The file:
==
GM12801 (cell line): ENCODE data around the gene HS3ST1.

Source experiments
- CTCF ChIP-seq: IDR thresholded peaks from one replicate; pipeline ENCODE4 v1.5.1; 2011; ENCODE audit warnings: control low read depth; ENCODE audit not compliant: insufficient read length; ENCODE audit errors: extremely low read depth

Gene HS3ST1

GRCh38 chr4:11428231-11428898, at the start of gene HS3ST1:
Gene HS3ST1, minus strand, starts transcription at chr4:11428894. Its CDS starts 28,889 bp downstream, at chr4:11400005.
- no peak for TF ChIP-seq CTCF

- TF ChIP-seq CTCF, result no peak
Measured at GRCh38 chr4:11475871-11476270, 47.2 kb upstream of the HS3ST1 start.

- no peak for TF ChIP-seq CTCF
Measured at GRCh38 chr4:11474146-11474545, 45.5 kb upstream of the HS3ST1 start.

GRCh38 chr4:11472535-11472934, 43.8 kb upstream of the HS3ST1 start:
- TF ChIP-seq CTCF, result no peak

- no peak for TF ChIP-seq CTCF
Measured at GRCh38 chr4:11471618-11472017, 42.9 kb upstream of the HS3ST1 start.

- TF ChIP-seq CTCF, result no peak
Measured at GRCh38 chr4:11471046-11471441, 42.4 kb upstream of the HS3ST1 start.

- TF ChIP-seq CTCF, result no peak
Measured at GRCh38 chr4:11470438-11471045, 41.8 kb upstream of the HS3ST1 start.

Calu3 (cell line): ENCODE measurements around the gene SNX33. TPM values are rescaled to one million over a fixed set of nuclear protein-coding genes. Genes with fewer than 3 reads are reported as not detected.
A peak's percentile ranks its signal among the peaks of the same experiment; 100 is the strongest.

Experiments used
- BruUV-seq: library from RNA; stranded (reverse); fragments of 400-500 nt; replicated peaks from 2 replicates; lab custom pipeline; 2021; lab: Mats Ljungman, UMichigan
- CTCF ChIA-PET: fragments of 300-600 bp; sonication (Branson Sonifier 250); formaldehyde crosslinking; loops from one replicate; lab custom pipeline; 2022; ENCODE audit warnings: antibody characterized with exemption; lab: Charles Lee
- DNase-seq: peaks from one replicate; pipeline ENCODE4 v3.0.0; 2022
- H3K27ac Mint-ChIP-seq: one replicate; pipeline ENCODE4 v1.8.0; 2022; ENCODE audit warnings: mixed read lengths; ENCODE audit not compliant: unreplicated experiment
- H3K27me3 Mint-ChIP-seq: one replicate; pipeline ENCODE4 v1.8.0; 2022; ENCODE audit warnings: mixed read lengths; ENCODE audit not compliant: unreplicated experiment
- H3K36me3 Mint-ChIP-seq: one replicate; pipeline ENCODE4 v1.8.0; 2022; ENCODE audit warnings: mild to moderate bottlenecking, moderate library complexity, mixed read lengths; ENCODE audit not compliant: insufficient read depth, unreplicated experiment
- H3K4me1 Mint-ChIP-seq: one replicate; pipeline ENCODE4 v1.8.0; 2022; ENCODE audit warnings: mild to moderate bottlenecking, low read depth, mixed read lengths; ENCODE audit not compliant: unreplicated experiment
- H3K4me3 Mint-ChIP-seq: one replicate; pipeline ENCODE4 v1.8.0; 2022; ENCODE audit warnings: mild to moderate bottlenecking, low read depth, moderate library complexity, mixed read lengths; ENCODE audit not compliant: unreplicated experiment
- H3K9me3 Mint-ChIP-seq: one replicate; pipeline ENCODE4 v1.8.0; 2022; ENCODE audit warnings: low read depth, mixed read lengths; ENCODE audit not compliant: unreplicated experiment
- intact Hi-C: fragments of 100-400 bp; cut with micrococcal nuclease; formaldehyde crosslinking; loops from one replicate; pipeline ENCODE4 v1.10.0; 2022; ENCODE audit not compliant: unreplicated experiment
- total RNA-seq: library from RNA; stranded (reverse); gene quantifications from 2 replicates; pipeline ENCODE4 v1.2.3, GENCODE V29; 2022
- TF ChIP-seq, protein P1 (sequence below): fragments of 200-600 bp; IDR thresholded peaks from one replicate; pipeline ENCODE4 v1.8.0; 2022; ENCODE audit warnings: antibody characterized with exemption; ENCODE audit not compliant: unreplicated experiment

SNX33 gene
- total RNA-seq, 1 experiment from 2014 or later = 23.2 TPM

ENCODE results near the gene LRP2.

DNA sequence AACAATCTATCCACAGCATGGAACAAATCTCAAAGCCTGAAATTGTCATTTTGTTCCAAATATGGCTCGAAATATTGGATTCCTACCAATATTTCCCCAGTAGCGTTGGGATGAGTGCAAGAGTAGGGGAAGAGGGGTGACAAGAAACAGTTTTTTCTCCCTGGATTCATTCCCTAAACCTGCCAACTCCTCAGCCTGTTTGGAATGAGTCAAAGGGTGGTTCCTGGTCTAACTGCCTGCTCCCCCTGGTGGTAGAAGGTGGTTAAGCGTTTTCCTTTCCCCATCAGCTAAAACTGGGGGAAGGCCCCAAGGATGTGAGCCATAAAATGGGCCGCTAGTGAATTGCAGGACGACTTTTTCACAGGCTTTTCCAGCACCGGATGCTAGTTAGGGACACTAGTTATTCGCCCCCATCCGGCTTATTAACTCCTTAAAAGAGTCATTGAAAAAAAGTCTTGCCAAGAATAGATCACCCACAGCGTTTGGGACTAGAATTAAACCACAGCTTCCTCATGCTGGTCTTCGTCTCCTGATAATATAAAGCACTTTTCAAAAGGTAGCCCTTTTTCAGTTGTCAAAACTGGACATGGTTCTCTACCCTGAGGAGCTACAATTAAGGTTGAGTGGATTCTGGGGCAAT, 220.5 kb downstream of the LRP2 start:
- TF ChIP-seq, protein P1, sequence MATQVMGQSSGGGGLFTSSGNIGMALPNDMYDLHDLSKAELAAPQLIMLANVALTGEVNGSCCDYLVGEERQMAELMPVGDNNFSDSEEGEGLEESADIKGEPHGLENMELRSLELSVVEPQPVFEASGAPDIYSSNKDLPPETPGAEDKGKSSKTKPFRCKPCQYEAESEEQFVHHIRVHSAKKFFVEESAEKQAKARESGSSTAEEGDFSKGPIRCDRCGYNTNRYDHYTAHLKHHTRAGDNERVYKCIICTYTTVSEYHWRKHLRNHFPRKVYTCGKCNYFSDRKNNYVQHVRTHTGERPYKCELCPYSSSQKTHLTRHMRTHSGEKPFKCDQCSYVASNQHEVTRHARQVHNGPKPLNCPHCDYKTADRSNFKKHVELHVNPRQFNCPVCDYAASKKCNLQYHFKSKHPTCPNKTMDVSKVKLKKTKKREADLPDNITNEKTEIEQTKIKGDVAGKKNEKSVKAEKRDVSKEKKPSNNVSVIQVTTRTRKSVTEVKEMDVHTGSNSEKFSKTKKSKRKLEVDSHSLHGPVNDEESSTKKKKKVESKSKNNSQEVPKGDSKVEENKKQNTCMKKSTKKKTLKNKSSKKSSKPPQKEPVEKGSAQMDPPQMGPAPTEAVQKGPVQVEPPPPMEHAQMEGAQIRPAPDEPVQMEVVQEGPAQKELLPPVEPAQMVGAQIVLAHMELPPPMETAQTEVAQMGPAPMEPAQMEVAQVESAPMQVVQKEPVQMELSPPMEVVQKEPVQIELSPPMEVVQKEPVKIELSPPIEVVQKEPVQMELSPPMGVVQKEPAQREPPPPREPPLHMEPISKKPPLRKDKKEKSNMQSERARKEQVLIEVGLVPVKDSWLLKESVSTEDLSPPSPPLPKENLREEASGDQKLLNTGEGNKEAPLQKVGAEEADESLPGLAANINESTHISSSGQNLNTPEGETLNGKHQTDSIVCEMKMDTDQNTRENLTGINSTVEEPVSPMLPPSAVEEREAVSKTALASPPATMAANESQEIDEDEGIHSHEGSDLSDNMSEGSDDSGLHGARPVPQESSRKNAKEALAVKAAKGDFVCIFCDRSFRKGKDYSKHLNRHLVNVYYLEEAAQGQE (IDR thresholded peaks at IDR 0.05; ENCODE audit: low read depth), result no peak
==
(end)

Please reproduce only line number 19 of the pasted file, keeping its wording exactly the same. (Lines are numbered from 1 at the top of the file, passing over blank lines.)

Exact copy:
Measured at GRCh38 chr4:11470438-11471045, 41.8 kb upstream of the HS3ST1 start.